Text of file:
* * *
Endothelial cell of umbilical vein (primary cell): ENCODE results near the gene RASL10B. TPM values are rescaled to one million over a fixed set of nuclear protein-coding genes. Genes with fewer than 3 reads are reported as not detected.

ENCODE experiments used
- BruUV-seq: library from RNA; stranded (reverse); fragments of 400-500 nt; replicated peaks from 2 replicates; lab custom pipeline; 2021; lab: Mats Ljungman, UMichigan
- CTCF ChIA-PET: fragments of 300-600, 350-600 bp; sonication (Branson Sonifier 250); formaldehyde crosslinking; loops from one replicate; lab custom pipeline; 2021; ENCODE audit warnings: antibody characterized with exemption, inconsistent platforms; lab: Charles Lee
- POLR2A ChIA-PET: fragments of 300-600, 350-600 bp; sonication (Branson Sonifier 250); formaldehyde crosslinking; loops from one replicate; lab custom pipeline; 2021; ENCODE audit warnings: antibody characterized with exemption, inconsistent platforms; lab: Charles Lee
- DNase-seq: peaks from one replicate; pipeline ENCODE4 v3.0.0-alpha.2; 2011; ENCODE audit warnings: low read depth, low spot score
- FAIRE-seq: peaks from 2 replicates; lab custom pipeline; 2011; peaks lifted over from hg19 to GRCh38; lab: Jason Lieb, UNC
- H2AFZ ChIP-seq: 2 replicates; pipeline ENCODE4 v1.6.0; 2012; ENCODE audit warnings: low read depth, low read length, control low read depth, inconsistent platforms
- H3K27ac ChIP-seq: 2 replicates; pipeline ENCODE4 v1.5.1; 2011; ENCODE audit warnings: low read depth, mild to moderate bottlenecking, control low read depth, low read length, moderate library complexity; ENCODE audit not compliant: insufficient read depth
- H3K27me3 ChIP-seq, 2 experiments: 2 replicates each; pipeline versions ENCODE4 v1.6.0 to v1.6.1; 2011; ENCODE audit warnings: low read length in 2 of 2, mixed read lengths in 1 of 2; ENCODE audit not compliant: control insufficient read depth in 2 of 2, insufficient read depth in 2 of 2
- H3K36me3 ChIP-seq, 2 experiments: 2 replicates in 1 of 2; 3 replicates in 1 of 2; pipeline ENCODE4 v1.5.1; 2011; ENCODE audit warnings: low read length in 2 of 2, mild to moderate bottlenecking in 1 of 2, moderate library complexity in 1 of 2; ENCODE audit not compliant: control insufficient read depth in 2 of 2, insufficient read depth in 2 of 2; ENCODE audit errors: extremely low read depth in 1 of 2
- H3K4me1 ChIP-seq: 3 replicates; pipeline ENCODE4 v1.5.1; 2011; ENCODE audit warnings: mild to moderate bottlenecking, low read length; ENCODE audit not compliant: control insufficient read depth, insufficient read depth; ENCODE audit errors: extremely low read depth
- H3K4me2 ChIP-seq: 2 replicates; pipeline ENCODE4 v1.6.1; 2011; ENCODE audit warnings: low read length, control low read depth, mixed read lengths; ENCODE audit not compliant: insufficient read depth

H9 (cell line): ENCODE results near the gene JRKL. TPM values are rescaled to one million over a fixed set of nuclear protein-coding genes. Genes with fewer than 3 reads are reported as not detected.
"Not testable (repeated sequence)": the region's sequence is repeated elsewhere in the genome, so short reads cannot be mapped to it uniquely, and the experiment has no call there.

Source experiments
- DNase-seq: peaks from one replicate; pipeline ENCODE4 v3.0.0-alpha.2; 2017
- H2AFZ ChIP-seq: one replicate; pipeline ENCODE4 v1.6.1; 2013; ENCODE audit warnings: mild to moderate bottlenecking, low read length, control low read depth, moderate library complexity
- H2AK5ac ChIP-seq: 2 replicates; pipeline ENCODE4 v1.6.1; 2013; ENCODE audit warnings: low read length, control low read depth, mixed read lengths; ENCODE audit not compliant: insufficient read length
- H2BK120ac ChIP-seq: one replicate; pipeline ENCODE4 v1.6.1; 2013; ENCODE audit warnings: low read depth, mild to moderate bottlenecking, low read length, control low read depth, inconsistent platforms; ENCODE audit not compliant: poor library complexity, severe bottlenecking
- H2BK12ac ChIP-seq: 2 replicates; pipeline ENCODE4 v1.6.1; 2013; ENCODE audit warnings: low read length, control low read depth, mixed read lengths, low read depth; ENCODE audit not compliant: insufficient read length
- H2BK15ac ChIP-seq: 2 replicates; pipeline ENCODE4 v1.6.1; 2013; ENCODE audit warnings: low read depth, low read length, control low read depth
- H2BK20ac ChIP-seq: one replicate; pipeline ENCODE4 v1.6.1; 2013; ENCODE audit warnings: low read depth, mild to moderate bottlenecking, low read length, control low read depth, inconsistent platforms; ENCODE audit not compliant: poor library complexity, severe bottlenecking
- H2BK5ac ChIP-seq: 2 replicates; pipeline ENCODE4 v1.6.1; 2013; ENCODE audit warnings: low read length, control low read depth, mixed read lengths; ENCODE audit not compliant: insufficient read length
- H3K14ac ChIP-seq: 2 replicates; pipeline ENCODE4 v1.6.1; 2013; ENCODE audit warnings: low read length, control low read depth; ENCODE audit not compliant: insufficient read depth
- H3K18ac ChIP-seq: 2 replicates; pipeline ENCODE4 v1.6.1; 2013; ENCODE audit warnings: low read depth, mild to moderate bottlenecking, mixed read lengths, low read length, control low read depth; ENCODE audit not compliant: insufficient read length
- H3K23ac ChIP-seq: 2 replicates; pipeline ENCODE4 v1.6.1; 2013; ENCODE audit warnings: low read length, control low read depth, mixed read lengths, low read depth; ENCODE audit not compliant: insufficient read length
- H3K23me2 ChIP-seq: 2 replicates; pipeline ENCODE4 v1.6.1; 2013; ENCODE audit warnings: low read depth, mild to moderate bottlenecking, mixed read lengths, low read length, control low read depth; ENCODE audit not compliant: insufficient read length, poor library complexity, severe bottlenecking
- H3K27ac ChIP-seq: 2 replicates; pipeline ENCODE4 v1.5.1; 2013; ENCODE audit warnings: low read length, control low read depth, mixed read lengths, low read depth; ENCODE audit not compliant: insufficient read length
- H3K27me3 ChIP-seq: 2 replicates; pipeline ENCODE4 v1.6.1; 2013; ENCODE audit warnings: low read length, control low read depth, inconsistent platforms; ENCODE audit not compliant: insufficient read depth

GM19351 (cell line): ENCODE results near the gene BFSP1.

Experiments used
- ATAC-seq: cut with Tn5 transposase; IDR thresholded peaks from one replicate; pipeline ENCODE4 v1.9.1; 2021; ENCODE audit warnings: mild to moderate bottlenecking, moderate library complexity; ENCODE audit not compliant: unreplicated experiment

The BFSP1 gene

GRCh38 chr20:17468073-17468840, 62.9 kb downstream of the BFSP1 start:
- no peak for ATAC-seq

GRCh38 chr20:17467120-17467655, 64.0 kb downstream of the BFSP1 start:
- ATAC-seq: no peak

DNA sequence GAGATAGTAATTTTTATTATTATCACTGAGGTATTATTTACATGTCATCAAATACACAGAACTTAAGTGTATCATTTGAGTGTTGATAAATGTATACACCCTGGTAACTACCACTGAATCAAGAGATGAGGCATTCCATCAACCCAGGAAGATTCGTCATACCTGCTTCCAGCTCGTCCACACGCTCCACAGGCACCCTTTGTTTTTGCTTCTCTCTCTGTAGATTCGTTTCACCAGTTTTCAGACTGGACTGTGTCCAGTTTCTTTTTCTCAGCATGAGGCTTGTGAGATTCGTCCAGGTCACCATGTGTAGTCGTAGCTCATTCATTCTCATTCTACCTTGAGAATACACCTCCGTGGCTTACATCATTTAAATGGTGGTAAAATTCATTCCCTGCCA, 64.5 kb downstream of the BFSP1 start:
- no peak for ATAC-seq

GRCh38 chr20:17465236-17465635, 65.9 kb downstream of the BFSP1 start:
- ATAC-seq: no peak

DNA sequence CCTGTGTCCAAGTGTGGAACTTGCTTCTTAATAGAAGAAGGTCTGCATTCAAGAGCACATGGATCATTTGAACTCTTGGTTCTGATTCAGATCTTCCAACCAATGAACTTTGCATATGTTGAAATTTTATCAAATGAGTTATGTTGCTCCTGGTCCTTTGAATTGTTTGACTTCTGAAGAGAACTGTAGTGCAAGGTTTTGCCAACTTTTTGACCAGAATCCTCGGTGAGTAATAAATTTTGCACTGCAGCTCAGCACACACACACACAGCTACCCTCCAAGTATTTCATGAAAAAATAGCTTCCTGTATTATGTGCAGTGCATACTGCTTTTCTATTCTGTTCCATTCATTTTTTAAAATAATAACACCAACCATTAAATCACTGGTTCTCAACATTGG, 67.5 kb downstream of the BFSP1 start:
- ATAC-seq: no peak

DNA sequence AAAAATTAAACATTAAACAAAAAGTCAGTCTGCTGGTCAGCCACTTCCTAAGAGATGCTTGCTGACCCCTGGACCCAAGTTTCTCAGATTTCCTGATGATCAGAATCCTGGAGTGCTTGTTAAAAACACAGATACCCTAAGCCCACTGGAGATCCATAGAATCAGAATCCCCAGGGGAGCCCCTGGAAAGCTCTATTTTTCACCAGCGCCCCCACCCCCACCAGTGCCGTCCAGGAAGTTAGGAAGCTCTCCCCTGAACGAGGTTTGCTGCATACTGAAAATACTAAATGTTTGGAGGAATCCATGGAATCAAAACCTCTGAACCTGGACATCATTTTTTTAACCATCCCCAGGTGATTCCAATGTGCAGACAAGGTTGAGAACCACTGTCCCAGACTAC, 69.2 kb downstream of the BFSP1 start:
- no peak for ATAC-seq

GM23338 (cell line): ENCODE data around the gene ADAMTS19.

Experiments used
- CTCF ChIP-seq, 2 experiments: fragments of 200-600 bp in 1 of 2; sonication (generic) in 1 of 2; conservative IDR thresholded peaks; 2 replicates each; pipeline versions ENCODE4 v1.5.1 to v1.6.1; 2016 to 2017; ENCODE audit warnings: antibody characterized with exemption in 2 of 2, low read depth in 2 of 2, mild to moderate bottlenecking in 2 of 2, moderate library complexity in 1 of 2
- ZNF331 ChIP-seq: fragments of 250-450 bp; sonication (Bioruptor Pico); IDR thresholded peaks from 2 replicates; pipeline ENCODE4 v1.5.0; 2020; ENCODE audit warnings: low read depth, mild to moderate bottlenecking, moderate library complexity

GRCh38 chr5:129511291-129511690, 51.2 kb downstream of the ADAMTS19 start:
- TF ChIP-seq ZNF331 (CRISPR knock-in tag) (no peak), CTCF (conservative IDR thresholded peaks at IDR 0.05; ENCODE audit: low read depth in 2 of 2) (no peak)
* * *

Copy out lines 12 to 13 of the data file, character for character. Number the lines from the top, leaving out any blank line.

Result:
- H3K4me1 ChIP-seq: 3 replicates; pipeline ENCODE4 v1.5.1; 2011; ENCODE audit warnings: mild to moderate bottlenecking, low read length; ENCODE audit not compliant: control insufficient read depth, insufficient read depth; ENCODE audit errors: extremely low read depth
- H3K4me2 ChIP-seq: 2 replicates; pipeline ENCODE4 v1.6.1; 2011; ENCODE audit warnings: low read length, control low read depth, mixed read lengths; ENCODE audit not compliant: insufficient read depth